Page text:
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Vismodegib Safety Profile in Long-Term ‘Real-World’ Use in Advanced Basal Cell Carcinoma

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Key Points

  • Median duration of vismodegib exposure was 36.4 weeks; treatment was discontinued due to adverse events 36% of patients.
  • Response rates were 67% in locally advanced disease, including many complete responses, and 38% in metastatic disease.

In a preplanned interim analysis of the international open-label STEVIE trial reported in The Lancet Oncology, Basset-Seguin et al have provided safety data and efficacy outcomes with the use of vismodegib (Erivedge) for 1 year in patients with advanced basal cell carcinoma. STEVIE was designed to assess the safety of vismodegib in situations similar to routine practice with long-term follow-up.

Study Details

In this trial, adult patients with locally advanced basal cell carcinoma deemed ineligible for surgery or metastatic basal cell carcinoma are treated with vismodegib at 150 mg per day on a continuous basis in 28-day cycles. Safety is assessed on day 1 of each cycle. An interim analysis was planned after 500 patients achieved 1 year of follow-up. Between June 2011 and November 2014, 1,227 patients were enrolled.

At data cutoff in November 2013, 499 patients, including 468 with locally advanced disease and 31 with metastatic disease, had received study drug and had the potential to be followed up for ≥ 12 months.

Safety Data

Median duration of vismodegib exposure was 36.4 weeks (interquartile range = 17.7–62.0 weeks). Overall, treatment was discontinued in 400 (80%) patients, due to adverse events in 180 (36%), progressive disease in 70 (14%), and patient request in 51 (10%). The most common adverse events leading to discontinuation were muscle spasms (9%), dysgeusia (6%), and weight loss (5%).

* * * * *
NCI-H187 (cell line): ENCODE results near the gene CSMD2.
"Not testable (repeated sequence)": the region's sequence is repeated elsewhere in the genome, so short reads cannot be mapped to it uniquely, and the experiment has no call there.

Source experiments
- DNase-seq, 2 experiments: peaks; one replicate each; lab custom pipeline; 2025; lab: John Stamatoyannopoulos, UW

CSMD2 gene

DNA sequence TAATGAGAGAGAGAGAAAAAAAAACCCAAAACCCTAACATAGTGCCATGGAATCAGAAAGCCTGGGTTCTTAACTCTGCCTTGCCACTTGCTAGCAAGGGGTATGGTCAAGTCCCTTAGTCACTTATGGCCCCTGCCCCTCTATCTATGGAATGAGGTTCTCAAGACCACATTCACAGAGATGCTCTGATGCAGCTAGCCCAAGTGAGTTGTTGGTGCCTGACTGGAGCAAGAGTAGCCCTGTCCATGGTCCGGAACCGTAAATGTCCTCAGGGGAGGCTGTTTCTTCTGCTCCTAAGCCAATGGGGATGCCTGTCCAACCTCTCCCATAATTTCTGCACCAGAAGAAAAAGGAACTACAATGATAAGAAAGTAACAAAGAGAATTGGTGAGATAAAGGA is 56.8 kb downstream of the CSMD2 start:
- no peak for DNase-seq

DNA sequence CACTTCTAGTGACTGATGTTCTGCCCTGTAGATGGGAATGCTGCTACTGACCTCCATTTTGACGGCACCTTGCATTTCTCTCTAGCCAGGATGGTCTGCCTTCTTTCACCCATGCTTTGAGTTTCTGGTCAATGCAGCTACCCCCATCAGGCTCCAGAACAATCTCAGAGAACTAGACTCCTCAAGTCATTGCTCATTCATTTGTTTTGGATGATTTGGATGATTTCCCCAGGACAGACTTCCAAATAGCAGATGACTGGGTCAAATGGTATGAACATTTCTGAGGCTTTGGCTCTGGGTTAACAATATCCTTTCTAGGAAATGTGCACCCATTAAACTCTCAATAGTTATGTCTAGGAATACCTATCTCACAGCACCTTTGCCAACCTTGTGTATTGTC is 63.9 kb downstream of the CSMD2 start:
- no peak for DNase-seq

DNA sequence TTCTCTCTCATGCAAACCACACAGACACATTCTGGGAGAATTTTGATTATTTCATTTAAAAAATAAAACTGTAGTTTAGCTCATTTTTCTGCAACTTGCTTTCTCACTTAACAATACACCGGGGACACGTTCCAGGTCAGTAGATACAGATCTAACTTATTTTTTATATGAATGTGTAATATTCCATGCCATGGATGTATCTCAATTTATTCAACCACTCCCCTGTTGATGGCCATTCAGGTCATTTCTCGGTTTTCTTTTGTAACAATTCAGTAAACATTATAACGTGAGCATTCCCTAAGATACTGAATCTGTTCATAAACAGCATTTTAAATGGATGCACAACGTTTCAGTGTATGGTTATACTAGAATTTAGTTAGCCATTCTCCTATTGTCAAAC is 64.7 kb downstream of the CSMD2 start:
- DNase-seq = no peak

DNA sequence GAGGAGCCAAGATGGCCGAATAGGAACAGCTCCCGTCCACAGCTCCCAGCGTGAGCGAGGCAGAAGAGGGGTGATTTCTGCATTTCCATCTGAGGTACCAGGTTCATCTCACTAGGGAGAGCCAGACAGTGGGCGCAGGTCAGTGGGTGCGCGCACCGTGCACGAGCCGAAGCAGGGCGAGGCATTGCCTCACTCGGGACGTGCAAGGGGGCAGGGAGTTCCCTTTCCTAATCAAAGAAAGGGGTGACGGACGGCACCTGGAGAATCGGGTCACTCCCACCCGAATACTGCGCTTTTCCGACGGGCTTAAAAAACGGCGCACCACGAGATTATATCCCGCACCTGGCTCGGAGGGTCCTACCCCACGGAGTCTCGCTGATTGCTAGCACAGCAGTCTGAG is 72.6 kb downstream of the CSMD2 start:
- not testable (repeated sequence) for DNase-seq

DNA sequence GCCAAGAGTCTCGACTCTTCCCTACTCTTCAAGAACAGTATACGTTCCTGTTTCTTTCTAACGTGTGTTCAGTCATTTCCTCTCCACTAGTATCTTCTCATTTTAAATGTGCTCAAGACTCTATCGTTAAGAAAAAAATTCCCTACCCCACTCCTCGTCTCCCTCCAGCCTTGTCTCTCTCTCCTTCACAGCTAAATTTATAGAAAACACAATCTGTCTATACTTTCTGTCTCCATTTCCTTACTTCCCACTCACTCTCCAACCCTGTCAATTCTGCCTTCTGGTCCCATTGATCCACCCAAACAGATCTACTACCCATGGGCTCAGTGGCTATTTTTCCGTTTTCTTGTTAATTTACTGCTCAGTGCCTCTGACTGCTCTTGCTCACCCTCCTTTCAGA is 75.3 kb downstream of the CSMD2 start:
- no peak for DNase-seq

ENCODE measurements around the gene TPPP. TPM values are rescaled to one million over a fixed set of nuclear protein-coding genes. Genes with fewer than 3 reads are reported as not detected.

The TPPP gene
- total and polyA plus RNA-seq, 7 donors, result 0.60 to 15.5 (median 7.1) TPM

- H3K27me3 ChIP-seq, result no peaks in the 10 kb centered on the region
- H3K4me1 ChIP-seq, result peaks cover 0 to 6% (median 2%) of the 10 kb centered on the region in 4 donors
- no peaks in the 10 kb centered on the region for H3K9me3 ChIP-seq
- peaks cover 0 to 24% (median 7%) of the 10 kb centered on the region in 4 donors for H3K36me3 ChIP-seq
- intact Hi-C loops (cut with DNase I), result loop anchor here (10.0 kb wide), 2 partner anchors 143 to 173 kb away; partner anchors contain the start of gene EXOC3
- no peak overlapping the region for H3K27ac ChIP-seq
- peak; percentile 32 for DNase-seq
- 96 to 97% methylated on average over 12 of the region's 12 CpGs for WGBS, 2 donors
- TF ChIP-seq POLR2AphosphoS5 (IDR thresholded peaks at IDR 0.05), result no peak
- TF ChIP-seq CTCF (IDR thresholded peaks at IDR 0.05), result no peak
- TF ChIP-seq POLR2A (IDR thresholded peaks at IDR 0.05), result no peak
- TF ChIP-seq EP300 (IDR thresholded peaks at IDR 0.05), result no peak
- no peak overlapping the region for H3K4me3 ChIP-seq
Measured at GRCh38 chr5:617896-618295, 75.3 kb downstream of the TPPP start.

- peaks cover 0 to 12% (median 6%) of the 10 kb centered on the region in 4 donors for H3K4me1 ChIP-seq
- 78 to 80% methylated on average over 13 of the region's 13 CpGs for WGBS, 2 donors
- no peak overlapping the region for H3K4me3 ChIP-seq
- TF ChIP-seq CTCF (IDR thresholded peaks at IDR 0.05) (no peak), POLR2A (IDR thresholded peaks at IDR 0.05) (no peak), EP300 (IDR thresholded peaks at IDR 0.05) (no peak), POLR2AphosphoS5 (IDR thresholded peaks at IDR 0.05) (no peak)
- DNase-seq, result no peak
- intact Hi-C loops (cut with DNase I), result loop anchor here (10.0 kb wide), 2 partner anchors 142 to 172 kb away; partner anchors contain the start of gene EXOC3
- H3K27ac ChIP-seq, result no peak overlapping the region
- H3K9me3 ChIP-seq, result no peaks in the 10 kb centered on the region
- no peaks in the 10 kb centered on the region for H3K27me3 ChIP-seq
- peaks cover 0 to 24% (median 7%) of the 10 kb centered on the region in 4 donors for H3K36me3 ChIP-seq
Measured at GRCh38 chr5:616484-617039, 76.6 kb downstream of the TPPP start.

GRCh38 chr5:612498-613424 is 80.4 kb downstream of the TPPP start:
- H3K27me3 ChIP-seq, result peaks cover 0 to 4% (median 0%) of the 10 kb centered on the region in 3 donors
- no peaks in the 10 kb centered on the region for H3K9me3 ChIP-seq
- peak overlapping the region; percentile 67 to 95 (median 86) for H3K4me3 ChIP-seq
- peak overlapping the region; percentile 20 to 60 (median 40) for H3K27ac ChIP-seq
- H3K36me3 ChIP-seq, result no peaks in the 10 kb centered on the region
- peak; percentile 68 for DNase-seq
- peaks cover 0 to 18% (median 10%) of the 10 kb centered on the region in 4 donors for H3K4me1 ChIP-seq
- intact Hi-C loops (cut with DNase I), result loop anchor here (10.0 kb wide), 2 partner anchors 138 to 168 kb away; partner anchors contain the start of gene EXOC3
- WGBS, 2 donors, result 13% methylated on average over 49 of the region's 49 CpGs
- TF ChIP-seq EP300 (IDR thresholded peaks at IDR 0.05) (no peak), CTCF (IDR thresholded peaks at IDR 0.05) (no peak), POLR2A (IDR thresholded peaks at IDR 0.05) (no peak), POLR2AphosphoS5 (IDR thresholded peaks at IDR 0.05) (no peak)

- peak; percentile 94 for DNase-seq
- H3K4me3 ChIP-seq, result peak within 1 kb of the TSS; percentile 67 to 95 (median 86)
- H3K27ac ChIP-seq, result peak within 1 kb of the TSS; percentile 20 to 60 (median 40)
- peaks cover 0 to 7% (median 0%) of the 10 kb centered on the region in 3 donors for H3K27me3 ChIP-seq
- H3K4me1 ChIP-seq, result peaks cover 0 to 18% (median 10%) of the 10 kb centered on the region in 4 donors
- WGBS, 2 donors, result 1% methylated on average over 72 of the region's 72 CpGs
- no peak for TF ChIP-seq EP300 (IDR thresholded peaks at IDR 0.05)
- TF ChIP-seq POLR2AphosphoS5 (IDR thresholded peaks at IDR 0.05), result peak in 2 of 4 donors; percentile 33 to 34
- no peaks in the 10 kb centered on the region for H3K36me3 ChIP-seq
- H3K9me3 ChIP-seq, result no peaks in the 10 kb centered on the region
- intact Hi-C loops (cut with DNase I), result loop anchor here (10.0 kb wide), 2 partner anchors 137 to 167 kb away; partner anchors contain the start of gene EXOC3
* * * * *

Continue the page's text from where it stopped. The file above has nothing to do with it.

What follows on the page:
The most common adverse events of any grade were muscle spasms (64%), alopecia (62%), dysgeusia (54%), weight loss (33%), asthenia (28%), decreased appetite (25%), ageusia (22%), diarrhea (17%), nausea (16%), and fatigue (16%). Grade 3, 4, and 5 adverse events occurred in 34%, 5%, and 4% of patients, respectively. The most common grade 3 events were muscle spasms (8%) and decreased weight (3%). Grade 4 events consisted of one case each of asthenia, decreased weight, ageusia, and fatigue. Median times to onset of common adverse events of any grade were 2.9 months for muscle spasms, 5.5 months for alopecia, and 6.5 months for dysgeusia.

Serious adverse events were reported in 22%, with pneumonia (2%) being the most common. Of 31 patients who died, 21 died from adverse events, with 2 deaths (due to cardiorespiratory arrest and myocardial infarction) considered possibly related to study treatment.

Response Rates

As assessed by investigators, response occurred in 302 (66.7%) of 453 evaluable patients with locally advanced disease (including 153 complete responses) and in 11 (37.9%) of 29 patients with metastatic disease (including 2 complete responses).

The investigators concluded: “This study assessed the use of vismodegib in a setting representative of routine clinical practice for patients with advanced basal cell carcinoma. Our results show that treatment with vismodegib adds a novel therapeutic modality from which patients with advanced basal cell carcinoma can benefit substantially.”

Johan Hansson, MD, of the Karolinska Institutet, is the corresponding author for the Lancet Oncology article.

The study was funded by F. Hoffmann-La Roche. For full disclosures of the study authors, visit www.thelancet.com.

The content in this post has not been reviewed by the American Society of Clinical Oncology, Inc. (ASCO®) and does not necessarily reflect the ideas and opinions of ASCO®.


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